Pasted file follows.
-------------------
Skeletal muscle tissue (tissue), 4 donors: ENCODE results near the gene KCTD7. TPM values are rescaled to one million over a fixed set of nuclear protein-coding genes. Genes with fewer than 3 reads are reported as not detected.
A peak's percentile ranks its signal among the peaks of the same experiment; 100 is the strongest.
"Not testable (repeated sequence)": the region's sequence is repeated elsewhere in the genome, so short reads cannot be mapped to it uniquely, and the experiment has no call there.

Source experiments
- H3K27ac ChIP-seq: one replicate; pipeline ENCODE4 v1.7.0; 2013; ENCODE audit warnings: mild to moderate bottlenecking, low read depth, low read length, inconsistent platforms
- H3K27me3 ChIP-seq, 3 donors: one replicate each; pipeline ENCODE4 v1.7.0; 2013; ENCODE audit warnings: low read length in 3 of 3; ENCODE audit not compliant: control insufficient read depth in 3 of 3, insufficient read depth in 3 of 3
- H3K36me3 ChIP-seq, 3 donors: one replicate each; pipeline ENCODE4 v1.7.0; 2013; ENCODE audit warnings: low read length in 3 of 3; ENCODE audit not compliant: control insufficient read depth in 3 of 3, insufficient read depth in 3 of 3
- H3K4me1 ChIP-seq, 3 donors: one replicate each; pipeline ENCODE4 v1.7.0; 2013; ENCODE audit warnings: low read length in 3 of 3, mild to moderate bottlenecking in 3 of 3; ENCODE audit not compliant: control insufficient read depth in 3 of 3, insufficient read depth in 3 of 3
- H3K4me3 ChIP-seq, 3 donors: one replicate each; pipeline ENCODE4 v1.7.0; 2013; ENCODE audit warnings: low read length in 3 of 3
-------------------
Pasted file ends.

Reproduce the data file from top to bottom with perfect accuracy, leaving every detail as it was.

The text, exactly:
Skeletal muscle tissue (tissue), 4 donors: ENCODE results near the gene KCTD7. TPM values are rescaled to one million over a fixed set of nuclear protein-coding genes. Genes with fewer than 3 reads are reported as not detected.
A peak's percentile ranks its signal among the peaks of the same experiment; 100 is the strongest.
"Not testable (repeated sequence)": the region's sequence is repeated elsewhere in the genome, so short reads cannot be mapped to it uniquely, and the experiment has no call there.

Source experiments
- H3K27ac ChIP-seq: one replicate; pipeline ENCODE4 v1.7.0; 2013; ENCODE audit warnings: mild to moderate bottlenecking, low read depth, low read length, inconsistent platforms
- H3K27me3 ChIP-seq, 3 donors: one replicate each; pipeline ENCODE4 v1.7.0; 2013; ENCODE audit warnings: low read length in 3 of 3; ENCODE audit not compliant: control insufficient read depth in 3 of 3, insufficient read depth in 3 of 3
- H3K36me3 ChIP-seq, 3 donors: one replicate each; pipeline ENCODE4 v1.7.0; 2013; ENCODE audit warnings: low read length in 3 of 3; ENCODE audit not compliant: control insufficient read depth in 3 of 3, insufficient read depth in 3 of 3
- H3K4me1 ChIP-seq, 3 donors: one replicate each; pipeline ENCODE4 v1.7.0; 2013; ENCODE audit warnings: low read length in 3 of 3, mild to moderate bottlenecking in 3 of 3; ENCODE audit not compliant: control insufficient read depth in 3 of 3, insufficient read depth in 3 of 3
- H3K4me3 ChIP-seq, 3 donors: one replicate each; pipeline ENCODE4 v1.7.0; 2013; ENCODE audit warnings: low read length in 3 of 3